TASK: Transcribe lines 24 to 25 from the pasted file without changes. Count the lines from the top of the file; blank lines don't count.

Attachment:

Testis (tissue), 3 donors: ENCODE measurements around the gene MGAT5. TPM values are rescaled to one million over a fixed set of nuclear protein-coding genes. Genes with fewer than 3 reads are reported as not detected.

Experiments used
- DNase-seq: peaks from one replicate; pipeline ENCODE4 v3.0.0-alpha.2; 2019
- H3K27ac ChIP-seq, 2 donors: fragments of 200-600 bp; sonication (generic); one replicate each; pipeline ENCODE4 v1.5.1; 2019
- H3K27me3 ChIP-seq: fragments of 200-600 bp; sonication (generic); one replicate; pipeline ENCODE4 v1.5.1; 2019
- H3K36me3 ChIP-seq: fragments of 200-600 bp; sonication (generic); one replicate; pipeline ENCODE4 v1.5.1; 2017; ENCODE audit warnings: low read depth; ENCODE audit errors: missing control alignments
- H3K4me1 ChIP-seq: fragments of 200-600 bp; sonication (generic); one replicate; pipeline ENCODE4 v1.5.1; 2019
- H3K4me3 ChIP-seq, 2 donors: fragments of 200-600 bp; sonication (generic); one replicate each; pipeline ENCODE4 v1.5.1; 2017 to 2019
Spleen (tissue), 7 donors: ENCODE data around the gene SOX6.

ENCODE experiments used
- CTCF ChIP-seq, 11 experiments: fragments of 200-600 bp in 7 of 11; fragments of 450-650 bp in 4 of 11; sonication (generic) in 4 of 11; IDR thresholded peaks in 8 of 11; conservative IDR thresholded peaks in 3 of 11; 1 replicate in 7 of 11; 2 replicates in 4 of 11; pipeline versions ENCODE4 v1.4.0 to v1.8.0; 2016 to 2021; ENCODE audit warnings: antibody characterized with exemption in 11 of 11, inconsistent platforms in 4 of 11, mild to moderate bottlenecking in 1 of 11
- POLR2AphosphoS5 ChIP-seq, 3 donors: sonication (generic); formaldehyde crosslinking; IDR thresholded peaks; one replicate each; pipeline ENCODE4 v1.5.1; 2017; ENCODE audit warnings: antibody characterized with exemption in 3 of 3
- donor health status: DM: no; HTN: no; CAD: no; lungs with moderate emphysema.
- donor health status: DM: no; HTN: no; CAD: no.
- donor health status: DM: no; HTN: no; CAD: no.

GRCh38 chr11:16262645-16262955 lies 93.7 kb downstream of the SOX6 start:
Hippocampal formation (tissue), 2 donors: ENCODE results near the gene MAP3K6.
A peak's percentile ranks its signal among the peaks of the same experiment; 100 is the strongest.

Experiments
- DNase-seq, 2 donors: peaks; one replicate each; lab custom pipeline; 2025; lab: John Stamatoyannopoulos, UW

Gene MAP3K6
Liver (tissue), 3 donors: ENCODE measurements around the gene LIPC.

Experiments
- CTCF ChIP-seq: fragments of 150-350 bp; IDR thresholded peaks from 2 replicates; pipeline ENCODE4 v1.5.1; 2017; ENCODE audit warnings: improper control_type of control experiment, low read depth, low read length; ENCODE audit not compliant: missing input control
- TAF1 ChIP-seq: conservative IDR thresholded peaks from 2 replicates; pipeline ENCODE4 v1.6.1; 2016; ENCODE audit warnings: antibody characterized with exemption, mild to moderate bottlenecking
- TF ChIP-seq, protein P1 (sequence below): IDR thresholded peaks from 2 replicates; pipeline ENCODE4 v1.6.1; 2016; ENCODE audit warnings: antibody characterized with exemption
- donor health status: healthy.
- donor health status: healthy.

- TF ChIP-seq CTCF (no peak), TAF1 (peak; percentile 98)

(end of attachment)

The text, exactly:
- CTCF ChIP-seq: fragments of 150-350 bp; IDR thresholded peaks from 2 replicates; pipeline ENCODE4 v1.5.1; 2017; ENCODE audit warnings: improper control_type of control experiment, low read depth, low read length; ENCODE audit not compliant: missing input control
- TAF1 ChIP-seq: conservative IDR thresholded peaks from 2 replicates; pipeline ENCODE4 v1.6.1; 2016; ENCODE audit warnings: antibody characterized with exemption, mild to moderate bottlenecking